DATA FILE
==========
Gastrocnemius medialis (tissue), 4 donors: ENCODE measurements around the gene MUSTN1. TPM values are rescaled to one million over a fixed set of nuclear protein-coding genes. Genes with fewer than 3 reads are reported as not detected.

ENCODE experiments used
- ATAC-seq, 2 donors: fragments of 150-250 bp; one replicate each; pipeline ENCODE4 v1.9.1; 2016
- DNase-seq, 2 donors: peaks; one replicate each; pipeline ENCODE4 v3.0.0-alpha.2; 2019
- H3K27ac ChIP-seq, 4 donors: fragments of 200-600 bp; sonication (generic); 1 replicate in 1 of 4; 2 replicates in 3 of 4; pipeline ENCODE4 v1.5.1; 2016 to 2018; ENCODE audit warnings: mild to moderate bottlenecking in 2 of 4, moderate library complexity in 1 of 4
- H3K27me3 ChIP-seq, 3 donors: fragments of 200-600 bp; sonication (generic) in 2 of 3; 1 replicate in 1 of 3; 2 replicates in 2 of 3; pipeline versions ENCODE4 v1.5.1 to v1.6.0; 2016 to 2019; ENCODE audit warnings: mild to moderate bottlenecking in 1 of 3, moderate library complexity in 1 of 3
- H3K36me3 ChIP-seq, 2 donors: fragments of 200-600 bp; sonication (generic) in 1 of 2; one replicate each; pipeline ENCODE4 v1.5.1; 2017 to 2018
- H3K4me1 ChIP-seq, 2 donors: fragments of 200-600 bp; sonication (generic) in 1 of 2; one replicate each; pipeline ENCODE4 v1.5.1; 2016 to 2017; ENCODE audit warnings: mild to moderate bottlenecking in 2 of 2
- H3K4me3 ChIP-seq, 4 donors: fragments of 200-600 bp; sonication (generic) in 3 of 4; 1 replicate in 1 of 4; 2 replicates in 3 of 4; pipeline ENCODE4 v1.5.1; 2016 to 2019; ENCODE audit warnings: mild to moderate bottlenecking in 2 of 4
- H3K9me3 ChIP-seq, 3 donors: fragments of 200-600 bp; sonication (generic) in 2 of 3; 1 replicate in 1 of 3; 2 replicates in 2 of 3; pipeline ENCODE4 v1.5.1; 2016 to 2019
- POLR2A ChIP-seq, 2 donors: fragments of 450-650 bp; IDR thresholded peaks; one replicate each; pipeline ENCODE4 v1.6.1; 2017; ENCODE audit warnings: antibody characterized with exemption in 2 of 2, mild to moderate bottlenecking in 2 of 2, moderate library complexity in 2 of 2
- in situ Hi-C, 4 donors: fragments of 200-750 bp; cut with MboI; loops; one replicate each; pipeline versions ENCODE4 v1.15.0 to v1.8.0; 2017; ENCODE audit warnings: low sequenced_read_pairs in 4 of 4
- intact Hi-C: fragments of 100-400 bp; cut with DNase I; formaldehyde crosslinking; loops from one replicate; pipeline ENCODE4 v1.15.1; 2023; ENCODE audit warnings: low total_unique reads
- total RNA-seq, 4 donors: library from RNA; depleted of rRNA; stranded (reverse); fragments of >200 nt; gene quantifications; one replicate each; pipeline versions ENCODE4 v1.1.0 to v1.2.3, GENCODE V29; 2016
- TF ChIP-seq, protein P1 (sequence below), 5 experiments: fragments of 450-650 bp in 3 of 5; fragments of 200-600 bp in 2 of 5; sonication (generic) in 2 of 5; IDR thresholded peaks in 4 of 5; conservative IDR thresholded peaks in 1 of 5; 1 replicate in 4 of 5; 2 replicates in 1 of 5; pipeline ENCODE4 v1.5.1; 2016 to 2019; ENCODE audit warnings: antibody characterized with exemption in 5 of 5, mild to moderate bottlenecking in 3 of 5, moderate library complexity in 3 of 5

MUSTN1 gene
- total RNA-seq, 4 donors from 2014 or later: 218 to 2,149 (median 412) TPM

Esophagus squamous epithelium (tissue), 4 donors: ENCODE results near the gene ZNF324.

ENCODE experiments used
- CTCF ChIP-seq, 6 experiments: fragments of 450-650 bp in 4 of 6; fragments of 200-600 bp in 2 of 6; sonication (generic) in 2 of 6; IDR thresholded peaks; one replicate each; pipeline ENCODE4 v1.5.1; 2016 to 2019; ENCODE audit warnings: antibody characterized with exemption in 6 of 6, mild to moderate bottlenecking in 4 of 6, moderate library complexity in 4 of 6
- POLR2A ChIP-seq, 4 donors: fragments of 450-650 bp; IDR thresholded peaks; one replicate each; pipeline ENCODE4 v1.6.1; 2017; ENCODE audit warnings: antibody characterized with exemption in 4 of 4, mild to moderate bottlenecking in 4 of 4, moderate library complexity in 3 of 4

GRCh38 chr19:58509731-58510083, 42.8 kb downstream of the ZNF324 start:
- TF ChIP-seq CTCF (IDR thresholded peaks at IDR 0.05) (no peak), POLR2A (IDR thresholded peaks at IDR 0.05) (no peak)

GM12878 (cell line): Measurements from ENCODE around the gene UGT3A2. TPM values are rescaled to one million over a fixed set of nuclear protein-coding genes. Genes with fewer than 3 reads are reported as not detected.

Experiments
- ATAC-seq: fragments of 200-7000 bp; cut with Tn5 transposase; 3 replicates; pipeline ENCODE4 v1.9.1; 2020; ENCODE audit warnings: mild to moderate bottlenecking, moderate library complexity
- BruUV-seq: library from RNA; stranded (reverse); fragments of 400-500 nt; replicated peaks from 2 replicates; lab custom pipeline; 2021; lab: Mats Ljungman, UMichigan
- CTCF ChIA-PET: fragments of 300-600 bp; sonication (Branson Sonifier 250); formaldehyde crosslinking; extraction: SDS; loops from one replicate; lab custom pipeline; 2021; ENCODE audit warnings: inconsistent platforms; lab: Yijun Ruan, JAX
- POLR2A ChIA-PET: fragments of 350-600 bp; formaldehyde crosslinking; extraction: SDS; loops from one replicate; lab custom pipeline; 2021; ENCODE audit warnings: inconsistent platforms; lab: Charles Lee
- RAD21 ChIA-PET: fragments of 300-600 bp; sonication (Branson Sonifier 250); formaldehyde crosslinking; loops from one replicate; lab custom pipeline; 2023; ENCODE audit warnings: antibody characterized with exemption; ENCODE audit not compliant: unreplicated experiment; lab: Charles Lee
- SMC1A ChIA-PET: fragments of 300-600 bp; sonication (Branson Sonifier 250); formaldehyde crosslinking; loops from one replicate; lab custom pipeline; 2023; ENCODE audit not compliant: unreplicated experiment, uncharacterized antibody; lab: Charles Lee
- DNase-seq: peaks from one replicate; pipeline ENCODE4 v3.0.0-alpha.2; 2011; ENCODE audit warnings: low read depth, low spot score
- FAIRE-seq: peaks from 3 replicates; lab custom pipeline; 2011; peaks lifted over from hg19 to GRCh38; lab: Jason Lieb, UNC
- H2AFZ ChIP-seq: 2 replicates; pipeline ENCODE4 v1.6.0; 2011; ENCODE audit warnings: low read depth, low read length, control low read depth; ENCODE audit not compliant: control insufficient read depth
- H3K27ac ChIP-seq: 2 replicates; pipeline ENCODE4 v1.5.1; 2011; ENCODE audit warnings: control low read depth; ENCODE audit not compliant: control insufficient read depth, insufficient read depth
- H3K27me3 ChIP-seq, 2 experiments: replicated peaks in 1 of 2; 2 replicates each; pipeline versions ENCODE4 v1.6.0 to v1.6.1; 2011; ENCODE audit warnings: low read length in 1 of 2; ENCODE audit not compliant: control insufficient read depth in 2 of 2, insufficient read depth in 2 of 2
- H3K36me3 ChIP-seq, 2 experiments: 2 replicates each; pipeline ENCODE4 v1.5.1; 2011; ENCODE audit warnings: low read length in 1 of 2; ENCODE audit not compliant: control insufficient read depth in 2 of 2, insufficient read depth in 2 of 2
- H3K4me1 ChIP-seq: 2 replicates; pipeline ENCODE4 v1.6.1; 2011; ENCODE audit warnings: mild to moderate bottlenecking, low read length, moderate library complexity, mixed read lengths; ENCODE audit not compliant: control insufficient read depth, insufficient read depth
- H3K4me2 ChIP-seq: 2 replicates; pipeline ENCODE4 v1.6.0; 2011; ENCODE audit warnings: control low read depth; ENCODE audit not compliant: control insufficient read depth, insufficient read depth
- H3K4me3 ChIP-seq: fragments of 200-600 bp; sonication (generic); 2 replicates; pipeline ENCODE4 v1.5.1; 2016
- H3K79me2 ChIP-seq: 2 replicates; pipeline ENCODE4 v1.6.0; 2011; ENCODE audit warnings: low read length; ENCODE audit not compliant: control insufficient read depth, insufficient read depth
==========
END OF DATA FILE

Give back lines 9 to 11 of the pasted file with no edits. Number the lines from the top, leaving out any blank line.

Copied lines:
- H3K4me3 ChIP-seq, 4 donors: fragments of 200-600 bp; sonication (generic) in 3 of 4; 1 replicate in 1 of 4; 2 replicates in 3 of 4; pipeline ENCODE4 v1.5.1; 2016 to 2019; ENCODE audit warnings: mild to moderate bottlenecking in 2 of 4
- H3K9me3 ChIP-seq, 3 donors: fragments of 200-600 bp; sonication (generic) in 2 of 3; 1 replicate in 1 of 3; 2 replicates in 2 of 3; pipeline ENCODE4 v1.5.1; 2016 to 2019
- POLR2A ChIP-seq, 2 donors: fragments of 450-650 bp; IDR thresholded peaks; one replicate each; pipeline ENCODE4 v1.6.1; 2017; ENCODE audit warnings: antibody characterized with exemption in 2 of 2, mild to moderate bottlenecking in 2 of 2, moderate library complexity in 2 of 2